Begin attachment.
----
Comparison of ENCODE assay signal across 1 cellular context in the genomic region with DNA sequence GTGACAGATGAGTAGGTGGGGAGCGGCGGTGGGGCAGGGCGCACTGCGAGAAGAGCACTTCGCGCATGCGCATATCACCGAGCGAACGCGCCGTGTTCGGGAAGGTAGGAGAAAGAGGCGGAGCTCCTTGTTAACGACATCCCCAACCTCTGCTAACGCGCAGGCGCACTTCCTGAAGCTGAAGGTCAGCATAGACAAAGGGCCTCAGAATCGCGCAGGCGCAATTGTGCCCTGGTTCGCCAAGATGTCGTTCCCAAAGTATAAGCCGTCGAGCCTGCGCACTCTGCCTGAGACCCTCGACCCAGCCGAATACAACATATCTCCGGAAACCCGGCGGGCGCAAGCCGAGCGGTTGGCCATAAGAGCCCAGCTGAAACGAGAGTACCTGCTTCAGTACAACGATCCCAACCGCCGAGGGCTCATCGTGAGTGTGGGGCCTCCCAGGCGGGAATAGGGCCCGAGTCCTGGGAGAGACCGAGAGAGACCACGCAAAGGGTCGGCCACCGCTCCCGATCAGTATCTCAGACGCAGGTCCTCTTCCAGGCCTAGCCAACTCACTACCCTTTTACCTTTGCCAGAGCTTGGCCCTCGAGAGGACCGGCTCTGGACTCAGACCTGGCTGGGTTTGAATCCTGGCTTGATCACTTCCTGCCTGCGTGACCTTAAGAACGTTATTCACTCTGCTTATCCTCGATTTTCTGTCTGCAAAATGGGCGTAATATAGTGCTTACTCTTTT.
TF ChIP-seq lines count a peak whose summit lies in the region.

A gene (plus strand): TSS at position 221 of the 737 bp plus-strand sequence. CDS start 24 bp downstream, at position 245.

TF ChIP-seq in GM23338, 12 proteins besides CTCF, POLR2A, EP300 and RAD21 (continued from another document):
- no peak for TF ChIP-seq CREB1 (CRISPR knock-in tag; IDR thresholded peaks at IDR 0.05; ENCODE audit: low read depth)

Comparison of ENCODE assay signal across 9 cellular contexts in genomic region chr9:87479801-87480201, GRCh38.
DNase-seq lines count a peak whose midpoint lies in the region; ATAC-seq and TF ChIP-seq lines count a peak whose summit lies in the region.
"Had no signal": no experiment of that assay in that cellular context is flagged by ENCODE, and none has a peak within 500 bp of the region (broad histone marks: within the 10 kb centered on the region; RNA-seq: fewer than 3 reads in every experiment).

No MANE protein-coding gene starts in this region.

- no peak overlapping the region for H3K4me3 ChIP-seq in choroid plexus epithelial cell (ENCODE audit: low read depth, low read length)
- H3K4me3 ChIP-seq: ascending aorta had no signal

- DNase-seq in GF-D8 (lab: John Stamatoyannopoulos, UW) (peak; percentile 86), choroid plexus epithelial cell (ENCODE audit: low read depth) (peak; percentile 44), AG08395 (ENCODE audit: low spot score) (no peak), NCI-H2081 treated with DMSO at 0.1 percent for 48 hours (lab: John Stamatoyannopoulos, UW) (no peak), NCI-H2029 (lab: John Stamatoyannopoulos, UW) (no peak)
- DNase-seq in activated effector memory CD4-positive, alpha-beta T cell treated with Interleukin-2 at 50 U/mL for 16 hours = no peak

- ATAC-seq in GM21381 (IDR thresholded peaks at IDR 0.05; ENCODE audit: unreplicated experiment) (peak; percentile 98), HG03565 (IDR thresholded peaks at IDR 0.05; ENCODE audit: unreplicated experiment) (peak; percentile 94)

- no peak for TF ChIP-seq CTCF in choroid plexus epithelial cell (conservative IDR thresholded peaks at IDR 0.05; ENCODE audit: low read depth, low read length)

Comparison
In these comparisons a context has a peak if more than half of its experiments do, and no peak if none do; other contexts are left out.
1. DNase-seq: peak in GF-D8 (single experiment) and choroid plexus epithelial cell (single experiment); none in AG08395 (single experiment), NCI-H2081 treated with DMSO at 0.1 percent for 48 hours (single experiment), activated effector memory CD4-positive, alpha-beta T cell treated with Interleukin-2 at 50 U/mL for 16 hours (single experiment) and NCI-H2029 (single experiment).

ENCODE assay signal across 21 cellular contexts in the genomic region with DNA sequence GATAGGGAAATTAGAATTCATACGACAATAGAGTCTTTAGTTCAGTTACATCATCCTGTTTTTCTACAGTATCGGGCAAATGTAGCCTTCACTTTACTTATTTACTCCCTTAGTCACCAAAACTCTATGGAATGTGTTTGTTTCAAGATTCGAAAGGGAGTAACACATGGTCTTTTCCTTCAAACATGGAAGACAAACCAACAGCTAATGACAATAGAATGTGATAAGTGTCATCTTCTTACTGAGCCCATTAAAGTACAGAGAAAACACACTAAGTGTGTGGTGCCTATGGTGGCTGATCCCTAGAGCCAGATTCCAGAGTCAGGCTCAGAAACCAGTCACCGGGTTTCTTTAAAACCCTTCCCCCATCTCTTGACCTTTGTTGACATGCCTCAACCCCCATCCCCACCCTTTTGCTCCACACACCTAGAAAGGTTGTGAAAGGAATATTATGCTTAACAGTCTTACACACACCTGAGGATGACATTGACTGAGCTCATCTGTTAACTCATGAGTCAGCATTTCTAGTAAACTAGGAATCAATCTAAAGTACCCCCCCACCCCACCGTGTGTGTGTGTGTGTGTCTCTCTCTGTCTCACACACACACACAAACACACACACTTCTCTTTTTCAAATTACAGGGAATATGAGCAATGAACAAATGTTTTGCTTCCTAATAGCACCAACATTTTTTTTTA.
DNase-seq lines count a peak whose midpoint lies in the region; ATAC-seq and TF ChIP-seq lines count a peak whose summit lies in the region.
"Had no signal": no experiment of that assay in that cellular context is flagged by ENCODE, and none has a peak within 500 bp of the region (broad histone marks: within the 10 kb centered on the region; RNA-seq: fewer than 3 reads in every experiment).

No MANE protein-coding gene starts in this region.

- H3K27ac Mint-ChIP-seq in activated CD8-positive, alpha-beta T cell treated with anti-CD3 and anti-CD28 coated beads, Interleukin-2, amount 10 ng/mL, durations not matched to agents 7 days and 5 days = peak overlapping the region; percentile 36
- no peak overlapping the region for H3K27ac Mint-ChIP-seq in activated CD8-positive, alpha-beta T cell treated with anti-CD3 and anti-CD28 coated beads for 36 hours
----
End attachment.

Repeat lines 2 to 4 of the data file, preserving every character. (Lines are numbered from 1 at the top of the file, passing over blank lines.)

TF ChIP-seq lines count a peak whose summit lies in the region.

A gene (plus strand): TSS at position 221 of the 737 bp plus-strand sequence. CDS start 24 bp downstream, at position 245.

TF ChIP-seq in GM23338, 12 proteins besides CTCF, POLR2A, EP300 and RAD21 (continued from another document):